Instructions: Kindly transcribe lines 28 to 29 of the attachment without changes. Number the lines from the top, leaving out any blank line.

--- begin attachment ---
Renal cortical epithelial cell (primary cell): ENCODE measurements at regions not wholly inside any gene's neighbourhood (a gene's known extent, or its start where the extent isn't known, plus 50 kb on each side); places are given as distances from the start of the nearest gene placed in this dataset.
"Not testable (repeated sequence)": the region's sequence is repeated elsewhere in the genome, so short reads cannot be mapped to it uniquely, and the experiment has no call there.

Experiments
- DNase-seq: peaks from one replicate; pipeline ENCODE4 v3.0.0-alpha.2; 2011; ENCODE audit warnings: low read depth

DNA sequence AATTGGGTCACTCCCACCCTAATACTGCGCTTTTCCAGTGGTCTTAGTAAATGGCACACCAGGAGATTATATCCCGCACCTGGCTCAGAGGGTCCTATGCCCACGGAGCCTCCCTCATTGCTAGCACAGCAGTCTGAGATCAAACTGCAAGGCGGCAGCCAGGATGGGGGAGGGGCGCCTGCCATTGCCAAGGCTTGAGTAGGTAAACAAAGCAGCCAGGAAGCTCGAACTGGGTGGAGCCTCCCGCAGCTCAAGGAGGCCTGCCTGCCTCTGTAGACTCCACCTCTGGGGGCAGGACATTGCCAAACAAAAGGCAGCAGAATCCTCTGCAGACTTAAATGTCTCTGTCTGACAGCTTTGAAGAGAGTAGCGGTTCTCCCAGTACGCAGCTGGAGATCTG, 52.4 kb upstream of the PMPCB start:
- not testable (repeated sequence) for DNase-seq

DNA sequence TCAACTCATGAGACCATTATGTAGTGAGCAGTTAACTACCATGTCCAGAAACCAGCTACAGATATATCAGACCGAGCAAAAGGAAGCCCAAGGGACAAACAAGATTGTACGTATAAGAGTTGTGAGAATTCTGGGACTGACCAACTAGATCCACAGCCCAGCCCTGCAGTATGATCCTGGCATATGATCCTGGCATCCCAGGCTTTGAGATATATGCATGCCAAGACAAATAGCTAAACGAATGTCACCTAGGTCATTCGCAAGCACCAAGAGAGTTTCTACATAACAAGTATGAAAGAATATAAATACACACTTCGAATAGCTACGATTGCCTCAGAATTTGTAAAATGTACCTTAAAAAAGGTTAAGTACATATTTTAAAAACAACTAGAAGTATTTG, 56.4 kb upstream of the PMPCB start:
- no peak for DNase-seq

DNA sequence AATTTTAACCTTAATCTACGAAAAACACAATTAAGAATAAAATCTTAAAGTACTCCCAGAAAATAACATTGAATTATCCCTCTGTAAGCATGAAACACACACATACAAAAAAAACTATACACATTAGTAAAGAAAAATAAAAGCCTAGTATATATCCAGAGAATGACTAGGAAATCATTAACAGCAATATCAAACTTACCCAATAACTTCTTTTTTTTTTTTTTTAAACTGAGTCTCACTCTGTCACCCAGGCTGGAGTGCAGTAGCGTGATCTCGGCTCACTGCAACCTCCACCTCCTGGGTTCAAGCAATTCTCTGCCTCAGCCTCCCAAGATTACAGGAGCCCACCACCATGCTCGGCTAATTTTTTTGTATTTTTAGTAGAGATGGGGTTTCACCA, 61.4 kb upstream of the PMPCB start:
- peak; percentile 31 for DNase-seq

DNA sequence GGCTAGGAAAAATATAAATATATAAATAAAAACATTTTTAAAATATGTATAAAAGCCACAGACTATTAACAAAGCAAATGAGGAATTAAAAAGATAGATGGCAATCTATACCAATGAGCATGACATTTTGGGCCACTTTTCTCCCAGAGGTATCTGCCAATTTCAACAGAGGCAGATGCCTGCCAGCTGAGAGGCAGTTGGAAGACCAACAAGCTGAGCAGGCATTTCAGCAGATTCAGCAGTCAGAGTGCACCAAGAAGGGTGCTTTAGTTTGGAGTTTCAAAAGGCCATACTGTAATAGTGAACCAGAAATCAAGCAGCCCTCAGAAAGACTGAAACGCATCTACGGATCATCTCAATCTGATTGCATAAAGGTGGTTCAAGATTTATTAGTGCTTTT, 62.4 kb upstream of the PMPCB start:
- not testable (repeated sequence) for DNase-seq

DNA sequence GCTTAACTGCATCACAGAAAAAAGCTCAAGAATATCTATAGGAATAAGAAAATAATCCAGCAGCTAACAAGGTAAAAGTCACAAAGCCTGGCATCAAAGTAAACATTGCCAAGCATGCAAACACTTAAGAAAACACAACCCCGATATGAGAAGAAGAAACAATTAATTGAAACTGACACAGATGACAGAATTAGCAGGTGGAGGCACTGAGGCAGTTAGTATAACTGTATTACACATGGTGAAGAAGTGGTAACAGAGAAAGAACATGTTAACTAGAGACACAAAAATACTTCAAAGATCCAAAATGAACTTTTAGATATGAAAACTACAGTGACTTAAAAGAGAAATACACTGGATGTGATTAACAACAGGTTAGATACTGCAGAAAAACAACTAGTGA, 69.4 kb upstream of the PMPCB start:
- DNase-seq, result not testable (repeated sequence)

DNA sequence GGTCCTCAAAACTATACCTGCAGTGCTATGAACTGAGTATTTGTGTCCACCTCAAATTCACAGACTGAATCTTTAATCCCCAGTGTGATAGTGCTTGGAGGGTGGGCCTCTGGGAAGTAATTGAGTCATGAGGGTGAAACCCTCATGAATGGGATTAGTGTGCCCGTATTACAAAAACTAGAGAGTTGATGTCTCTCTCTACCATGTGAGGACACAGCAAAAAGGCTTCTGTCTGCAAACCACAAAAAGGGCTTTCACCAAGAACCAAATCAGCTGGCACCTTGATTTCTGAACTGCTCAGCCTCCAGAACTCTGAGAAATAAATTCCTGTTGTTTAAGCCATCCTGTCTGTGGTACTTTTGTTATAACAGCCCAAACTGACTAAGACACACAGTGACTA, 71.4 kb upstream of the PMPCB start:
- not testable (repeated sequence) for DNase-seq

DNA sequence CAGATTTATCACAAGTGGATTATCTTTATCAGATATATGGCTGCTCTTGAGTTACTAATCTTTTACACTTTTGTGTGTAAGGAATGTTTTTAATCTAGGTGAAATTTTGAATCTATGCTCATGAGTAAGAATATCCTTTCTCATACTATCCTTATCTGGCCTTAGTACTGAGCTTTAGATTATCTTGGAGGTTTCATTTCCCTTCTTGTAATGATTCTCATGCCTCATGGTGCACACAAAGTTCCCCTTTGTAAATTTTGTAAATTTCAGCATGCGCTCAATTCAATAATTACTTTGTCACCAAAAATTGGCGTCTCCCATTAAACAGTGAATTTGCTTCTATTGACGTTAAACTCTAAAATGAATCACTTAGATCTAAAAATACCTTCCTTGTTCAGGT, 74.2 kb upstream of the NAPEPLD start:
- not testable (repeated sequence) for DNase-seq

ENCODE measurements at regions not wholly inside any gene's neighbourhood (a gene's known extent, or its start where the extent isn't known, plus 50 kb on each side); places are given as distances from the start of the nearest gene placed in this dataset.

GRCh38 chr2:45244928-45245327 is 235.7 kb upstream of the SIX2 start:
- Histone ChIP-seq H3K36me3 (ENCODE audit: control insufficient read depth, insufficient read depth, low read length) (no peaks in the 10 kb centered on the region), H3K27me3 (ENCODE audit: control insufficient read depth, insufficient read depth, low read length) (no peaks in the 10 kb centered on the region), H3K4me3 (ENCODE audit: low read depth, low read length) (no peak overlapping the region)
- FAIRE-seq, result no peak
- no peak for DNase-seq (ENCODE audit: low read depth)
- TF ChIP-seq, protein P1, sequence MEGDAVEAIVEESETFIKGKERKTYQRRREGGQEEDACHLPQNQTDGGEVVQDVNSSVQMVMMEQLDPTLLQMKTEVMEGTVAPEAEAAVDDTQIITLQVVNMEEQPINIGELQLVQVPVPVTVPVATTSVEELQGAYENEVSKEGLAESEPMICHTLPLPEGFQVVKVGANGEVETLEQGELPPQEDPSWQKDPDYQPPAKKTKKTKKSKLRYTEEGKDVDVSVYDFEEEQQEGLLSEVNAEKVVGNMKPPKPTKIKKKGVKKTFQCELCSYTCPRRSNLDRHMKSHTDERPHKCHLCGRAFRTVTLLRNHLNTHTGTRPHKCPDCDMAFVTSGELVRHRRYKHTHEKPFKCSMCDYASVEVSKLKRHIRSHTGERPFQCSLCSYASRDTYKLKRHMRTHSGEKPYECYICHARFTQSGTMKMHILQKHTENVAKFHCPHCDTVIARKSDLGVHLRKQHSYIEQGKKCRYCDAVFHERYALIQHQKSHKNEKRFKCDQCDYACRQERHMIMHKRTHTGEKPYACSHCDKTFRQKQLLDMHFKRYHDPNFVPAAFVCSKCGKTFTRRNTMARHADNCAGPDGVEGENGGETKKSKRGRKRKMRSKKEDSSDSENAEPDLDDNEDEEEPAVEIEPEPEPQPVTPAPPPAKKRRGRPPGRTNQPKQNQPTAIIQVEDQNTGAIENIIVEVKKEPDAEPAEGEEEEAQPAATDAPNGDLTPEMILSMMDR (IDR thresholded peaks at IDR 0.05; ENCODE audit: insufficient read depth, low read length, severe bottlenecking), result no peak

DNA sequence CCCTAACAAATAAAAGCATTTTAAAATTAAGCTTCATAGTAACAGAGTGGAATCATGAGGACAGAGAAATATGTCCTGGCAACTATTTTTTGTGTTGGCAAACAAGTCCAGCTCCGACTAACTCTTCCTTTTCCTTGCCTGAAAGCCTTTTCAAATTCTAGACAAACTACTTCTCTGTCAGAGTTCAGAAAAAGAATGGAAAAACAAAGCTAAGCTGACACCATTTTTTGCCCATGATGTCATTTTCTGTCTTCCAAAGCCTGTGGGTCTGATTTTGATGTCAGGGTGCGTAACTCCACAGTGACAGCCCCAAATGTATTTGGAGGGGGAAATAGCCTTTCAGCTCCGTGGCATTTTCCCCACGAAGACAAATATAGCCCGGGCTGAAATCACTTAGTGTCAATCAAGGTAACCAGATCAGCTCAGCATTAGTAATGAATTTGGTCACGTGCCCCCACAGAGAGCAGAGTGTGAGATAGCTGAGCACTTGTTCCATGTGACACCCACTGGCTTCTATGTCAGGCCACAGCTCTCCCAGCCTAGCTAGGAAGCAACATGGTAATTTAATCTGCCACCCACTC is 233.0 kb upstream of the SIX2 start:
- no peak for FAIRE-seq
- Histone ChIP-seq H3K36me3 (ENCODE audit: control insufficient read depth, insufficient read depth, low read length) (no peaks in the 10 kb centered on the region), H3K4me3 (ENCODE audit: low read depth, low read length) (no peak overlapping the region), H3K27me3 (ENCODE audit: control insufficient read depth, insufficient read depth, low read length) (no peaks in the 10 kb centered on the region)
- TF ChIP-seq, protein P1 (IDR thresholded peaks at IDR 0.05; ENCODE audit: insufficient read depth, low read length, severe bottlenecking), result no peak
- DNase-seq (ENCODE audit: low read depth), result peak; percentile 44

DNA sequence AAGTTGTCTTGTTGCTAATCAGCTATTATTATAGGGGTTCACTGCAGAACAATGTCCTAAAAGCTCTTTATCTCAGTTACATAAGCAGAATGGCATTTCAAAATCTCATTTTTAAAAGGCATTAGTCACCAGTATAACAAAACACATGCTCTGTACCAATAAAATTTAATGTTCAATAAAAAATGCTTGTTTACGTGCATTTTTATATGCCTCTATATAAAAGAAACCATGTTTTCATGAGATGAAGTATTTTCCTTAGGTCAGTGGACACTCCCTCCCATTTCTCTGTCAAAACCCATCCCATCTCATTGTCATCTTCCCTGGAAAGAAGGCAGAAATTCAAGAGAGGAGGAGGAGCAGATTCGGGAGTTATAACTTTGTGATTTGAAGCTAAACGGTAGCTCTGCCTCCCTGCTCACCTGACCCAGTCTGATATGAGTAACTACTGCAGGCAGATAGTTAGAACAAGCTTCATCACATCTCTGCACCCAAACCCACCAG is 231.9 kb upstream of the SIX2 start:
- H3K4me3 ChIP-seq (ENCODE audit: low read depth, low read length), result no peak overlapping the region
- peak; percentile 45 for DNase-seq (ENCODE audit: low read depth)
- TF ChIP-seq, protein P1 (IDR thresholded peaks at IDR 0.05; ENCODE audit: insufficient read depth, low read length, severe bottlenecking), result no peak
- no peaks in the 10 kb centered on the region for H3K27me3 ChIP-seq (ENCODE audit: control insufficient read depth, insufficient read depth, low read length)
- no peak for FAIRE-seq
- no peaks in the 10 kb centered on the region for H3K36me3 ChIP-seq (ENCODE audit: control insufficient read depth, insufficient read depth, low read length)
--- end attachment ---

- TF ChIP-seq, protein P1 (IDR thresholded peaks at IDR 0.05; ENCODE audit: insufficient read depth, low read length, severe bottlenecking), result no peak
- DNase-seq (ENCODE audit: low read depth), result peak; percentile 44